Next, because Jackson State has sovereign immunity, the Fifth Circuit considered whether the district court abused its discretion in dismissing the case rather than proceeding without Jackson State. Jackson State enjoys sovereign immunity as an arm of the State of Mississippi. Because Jackson State had a non-frivolous claim here, the Court found that dismissal was required because of the potential injury to Jackson State’s interest as an absent sovereign.

Finally, the Fifth Circuit considered the four factors under Rule 19(b) that determine whether an action should continue without the absent party or be dismissed. [...]

Continue Reading




Secondary Meaning: Consumers Connect Product with Single Anonymous Source

Reversing and remanding a district court’s grant of summary judgment in favor of an accused trade dress infringer, the US Court of Appeals for the Ninth Circuit explained that trade dress does not need to be linked to a particular company. If consumers link the trade dress to any single (even anonymous) source or company, that is enough to constitute secondary meaning. P and P Imports LLC v. Johnson Enterprises LLC, DBA Tailgating Pros, Case Nos. 21-55013; -55323 (9th Cir. Aug. 24, 2022) (Tashima, Lee, Cardone, JJ.)

P&P makes and sells a jumbo red-white-and-blue Connect 4 game. Johnson sells a game almost identical in color, style and size. P&P sought to block Johnson from selling its game and sued for trade dress infringement under Lanham Act § 43(a) and unfair competition. During the district court proceeding, P&P’s expert submitted a consumer survey showing that most consumers associated P&P’s trade dress with a single source or company. He also submitted evidence of intentional copying and noted P&P’s advertising efforts as support for secondary meaning. The district court granted summary judgment for Johnson, ruling that P&P failed to present sufficient evidence of secondary meaning. The district court relied on the Ninth Circuit’s 2011 decision in Fleischer Studios v. A.V.E.L.A. to dismiss the survey evidence as irrelevant because the results showed a belief that P&P’s product is from a single source or company but did not show that trade dress was associated with P&P itself. P&P appealed.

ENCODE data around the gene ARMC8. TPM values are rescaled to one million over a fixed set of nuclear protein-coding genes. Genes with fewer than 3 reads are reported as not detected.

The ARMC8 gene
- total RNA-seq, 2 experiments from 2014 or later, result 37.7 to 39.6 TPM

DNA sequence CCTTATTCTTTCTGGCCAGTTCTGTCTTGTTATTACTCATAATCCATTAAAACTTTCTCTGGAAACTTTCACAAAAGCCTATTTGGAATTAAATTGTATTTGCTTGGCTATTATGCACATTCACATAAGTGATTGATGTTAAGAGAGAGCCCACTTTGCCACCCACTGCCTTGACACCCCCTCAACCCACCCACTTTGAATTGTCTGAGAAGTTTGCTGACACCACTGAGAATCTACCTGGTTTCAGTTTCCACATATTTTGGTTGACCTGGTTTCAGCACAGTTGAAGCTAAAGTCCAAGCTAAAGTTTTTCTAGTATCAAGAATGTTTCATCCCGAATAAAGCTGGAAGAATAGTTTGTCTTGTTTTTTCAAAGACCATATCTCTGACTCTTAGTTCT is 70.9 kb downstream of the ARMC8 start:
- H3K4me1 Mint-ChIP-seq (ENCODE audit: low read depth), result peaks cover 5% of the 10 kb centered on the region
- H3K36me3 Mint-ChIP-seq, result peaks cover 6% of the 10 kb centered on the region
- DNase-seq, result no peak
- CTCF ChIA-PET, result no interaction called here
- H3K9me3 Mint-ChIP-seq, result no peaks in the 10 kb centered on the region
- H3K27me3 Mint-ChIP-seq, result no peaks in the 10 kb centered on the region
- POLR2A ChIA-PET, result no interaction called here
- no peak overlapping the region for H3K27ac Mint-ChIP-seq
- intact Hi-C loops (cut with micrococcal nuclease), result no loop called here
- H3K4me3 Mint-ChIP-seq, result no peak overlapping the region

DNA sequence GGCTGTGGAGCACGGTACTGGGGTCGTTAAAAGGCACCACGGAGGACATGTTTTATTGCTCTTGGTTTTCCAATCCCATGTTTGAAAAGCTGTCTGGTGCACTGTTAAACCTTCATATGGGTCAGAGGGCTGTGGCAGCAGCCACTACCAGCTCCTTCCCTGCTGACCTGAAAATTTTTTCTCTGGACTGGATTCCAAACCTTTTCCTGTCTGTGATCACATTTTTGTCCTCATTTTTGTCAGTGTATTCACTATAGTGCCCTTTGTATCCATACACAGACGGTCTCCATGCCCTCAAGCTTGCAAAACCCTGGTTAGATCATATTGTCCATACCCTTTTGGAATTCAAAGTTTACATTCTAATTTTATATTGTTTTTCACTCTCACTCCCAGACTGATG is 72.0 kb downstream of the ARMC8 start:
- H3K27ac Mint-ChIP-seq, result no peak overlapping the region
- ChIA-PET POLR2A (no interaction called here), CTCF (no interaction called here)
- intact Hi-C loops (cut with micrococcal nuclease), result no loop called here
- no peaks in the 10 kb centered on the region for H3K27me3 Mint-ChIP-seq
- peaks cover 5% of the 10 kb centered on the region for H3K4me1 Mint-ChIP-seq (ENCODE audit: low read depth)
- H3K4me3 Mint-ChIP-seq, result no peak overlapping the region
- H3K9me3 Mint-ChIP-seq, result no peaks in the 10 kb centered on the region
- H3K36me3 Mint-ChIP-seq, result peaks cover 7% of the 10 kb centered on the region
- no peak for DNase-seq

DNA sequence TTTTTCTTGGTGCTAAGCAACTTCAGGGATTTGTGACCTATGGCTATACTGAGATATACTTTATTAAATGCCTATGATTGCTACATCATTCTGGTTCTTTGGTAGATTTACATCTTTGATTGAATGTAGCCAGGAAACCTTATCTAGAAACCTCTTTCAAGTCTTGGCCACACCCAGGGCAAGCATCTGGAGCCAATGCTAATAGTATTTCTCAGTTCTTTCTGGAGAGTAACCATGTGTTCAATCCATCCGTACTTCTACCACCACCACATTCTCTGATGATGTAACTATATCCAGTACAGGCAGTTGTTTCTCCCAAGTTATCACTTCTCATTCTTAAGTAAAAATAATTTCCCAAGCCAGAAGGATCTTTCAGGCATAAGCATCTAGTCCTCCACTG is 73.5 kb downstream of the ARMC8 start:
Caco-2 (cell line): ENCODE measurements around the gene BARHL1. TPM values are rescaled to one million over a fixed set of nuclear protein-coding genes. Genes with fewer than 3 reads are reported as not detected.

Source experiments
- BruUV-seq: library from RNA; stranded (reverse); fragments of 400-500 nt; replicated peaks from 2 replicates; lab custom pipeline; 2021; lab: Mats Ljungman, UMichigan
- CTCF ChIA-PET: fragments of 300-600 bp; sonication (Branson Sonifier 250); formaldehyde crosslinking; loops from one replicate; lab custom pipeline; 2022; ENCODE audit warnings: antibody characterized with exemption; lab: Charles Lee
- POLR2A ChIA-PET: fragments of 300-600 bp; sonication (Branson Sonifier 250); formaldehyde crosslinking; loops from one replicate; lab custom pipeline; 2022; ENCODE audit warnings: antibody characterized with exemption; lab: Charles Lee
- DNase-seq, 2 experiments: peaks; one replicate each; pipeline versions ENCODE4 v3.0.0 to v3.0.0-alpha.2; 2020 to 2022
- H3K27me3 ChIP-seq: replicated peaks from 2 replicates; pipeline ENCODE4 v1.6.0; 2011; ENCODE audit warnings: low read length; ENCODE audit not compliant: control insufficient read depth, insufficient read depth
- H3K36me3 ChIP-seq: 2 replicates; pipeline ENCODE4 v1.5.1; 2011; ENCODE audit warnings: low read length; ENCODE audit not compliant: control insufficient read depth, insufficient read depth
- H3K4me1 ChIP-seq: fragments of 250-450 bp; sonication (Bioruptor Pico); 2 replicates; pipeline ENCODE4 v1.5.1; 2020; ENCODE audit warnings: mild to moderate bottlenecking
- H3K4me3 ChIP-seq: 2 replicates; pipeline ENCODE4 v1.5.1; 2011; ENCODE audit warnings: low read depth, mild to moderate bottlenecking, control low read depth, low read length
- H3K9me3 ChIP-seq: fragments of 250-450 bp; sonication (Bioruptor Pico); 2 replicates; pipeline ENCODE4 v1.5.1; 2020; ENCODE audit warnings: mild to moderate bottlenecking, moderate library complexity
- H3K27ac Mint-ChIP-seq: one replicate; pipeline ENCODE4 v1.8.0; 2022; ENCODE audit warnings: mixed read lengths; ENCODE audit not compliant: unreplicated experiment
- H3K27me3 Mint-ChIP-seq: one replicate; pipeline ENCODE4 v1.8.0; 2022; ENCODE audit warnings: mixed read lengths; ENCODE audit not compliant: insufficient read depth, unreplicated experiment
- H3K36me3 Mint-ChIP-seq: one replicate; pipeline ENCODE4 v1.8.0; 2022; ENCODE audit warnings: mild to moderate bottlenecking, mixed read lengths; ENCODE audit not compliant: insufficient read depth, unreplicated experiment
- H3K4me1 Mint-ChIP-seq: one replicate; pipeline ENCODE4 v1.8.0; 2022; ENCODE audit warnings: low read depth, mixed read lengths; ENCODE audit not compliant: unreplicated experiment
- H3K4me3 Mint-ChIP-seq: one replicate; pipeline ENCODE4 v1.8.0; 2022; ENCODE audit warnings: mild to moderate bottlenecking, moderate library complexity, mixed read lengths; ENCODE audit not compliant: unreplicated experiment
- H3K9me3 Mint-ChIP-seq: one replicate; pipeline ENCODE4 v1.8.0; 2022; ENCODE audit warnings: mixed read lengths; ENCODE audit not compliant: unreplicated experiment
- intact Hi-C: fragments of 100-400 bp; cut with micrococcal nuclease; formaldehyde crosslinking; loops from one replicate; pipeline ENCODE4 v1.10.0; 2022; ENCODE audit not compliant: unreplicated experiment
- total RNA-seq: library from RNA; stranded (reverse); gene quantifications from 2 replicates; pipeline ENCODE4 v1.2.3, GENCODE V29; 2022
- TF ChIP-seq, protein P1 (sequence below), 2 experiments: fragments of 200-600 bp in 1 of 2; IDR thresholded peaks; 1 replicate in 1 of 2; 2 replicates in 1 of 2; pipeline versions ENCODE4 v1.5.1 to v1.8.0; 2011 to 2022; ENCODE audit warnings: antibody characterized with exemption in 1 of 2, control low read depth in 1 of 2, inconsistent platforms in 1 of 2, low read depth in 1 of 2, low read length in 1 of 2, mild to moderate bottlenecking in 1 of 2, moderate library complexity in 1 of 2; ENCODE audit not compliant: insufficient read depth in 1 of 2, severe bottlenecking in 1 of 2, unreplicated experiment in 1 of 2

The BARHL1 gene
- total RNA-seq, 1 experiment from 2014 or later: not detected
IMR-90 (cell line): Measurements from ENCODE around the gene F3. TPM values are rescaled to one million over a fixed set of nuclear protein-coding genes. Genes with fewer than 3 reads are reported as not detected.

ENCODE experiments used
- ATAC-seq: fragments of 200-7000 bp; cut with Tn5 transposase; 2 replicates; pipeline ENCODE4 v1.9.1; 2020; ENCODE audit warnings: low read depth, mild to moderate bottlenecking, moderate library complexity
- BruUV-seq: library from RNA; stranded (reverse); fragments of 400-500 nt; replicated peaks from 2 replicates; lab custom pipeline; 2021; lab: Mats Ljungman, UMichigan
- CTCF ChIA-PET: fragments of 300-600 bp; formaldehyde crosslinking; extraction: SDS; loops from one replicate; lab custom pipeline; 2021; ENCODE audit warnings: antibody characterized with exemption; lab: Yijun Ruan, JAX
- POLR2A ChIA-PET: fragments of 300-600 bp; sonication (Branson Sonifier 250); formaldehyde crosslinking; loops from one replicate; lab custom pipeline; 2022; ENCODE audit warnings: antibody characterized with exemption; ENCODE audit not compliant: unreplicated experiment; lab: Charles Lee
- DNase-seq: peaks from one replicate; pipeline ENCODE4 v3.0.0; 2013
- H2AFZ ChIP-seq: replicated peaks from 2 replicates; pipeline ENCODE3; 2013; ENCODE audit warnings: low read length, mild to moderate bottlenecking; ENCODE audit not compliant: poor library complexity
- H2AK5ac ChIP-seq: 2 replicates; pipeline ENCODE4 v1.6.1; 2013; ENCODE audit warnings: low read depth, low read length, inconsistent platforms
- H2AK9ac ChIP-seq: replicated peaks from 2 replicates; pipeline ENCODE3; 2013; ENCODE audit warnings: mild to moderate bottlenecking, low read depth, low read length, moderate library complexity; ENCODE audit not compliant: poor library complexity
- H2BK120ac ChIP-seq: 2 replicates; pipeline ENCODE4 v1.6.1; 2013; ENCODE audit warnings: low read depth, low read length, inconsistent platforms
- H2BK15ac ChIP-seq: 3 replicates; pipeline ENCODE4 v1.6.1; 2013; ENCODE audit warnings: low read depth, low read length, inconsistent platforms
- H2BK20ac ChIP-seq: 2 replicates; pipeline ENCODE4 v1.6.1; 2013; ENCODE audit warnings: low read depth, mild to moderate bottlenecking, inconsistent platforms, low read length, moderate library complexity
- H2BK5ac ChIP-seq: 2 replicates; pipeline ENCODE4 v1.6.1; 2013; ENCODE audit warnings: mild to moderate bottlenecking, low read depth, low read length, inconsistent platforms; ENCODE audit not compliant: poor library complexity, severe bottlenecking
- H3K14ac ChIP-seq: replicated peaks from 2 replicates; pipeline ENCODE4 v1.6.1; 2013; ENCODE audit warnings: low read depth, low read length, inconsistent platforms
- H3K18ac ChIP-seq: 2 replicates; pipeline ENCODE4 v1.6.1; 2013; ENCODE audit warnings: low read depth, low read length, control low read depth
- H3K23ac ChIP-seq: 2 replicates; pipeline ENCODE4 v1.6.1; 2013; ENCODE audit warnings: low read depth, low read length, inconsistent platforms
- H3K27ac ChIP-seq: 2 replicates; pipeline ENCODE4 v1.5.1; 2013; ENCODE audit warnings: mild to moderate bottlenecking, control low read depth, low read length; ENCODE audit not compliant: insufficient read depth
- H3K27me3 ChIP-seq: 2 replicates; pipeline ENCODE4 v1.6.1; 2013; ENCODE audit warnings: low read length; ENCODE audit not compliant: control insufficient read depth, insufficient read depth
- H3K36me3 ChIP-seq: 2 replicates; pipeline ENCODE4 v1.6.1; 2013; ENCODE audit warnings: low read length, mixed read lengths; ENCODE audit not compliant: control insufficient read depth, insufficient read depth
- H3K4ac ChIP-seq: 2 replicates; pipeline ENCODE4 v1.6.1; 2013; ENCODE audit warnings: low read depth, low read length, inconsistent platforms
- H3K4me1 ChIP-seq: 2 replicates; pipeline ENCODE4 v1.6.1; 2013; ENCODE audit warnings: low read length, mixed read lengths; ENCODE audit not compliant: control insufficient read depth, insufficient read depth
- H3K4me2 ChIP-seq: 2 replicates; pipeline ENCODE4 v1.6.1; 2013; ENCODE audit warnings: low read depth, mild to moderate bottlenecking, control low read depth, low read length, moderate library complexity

The question before the Ninth Circuit was whether a manufacturer’s red-white-and-blue jumbo rendition of Connect 4 qualified as a protectable trade dress. This required the Court to determine whether P&P’s trade dress had acquired secondary meaning. Secondary meaning exists when “in the minds of the public, the primary significance of [the trade dress] is to identify the source of the product rather than the product itself.”

The Ninth Circuit concluded that the district court applied an incorrect legal standard for determining secondary meaning and that P&P presented sufficient evidence to survive summary judgment. The Court explained that many factors determine whether secondary meaning exists, including “direct consumer testimony; survey evidence; exclusivity, manner, and length of use of a mark; amount and manner of advertising; amount of sales and number of customers; established place in the market; and proof of intentional copying by the defendant.” The Court also noted that in the past it had found the presence of intentional copying and survey evidence sufficient to survive summary judgment.